June 2008


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Sean Luke <[log in to unmask]>
Reply To:
MASON Multiagent Simulation Toolkit <[log in to unmask]>
Thu, 26 Jun 2008 22:54:39 -0400
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On Jun 26, 2008, at 8:00 PM, Jim Saxe wrote:

> I'm wondering whether anybody knows a good way to use MASON for the
> rare event simulation technique known as "splitting".
> For those who don't know what this is, you can find references by
> doing a web search with the search terms "rare event simulation"
> and "splitting".  Briefly, however, the technique involves
> identifying certain system states reached during a simulation--let's
> call them "split points"--from which it is desirable to run multiple
> continuations of the simulation with different random choices
> controlling the events after the split point in each continuation.
> Within each continuation, zero or more further split points might be
> chosen.

The obvious thing to do would be to clone the entire simulation, then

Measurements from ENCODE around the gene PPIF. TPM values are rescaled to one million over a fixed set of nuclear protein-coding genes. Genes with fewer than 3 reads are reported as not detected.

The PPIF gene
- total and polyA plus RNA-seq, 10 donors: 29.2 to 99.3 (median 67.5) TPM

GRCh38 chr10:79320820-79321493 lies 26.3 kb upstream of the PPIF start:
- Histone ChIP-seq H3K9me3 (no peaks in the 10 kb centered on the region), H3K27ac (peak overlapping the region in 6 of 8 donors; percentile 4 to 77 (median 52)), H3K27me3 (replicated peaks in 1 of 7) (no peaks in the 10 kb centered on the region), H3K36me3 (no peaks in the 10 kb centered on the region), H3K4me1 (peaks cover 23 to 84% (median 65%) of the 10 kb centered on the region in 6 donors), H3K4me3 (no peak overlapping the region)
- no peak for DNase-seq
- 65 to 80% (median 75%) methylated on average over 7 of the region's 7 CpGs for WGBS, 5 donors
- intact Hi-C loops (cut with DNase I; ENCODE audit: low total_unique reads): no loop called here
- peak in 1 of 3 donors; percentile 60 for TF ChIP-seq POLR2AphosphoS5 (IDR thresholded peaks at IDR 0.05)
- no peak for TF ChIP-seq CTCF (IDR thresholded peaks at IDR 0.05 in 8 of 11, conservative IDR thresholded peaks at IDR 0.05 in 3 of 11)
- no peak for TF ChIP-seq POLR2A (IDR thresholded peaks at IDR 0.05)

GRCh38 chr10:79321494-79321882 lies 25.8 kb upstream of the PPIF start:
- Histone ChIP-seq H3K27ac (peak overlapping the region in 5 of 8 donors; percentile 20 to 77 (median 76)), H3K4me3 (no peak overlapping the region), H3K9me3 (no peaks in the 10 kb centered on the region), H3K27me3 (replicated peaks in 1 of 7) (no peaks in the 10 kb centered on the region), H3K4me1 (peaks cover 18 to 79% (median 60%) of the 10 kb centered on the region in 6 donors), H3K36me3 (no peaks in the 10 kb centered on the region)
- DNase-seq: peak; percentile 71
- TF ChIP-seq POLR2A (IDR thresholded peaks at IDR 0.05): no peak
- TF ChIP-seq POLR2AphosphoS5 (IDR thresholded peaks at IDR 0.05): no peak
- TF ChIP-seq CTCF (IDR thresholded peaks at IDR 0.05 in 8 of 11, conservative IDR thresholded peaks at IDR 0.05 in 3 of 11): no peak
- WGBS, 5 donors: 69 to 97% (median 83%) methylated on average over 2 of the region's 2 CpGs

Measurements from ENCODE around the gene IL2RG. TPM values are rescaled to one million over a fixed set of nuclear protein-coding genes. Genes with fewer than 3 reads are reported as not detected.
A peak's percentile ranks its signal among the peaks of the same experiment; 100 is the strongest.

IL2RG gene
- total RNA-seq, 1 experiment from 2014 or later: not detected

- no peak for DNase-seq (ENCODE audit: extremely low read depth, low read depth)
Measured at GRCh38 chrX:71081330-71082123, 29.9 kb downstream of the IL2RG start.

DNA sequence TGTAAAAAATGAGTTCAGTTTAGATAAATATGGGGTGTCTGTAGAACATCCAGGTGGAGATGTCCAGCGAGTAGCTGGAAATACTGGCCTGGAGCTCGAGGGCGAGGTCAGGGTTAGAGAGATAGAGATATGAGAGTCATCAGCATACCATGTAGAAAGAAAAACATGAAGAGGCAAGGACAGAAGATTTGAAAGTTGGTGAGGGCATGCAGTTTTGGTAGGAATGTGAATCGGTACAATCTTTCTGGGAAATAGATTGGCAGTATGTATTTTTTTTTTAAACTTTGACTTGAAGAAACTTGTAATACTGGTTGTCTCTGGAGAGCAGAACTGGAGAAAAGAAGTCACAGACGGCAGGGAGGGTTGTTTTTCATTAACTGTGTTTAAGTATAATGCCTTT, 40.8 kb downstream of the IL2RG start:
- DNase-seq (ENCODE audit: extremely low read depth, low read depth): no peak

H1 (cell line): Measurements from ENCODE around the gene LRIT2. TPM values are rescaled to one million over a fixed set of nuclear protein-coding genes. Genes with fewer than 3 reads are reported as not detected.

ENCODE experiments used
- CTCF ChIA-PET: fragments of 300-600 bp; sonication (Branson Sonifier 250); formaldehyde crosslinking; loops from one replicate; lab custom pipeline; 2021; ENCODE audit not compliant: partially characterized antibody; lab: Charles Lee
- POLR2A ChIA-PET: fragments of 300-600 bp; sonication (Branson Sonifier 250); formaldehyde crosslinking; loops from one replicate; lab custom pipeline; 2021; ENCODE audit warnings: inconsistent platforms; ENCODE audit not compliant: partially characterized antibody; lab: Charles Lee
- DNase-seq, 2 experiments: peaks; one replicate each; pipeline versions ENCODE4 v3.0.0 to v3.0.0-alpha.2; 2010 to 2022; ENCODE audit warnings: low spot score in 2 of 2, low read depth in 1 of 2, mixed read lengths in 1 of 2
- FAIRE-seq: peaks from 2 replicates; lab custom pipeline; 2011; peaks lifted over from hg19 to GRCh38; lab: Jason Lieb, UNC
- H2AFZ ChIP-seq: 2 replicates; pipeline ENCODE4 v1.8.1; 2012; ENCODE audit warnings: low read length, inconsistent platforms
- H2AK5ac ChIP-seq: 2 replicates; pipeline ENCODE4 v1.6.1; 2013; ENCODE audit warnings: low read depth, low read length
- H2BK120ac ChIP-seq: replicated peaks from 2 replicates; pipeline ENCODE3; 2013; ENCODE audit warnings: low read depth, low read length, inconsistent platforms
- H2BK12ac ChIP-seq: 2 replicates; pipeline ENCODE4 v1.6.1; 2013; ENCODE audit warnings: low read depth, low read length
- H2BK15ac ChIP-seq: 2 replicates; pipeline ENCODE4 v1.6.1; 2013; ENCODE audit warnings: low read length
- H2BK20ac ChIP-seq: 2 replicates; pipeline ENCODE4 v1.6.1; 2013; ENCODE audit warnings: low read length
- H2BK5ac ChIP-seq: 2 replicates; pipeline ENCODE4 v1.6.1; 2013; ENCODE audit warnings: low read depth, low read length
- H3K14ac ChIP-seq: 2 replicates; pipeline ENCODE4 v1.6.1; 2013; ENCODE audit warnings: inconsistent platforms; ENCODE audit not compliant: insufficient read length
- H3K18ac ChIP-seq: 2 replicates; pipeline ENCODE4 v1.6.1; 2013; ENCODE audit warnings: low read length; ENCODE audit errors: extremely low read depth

set some variable difference among them and continue.  A couple of  
issues arise:

1. Cloneable is problematic -- it doesn't work well if you have an  
object graph: that is, for nearly any moderate sized scenario.  For  
this reason MASON was not set up to be deep-cloned in this fashion.   
However there's another approach which WILL work, assuming you've not  
created any non-final static variables (or have handled them  
specially): serialize out the entire simulation, then unserialize  
it.  In fact you need not even create a file -- in ECJ we used  
exactly this technique and created an object, ec.util.DataPipe (steal  
it from the ECJ distro) to which you can attach an Input and an  
Output stream.

2. There's the issue of correlation in the random number generators.   
Though MersenneTwister is good, I don't get a good feeling there.   
What I would do is replace the MersenneTwisterFast instances each  
time you do a split with a brand new MersenneTwisterFast on a  
different random number seed.  Be very careful here -- you need that  
seed to be really really random in order to avoid correlations.  You  
might use another high-quality generator to create a large stream of  
ints, then grab each 624 (?) of them to populate a new MT instance's  
internal state.

3. You'll need to handle output streams if you have them.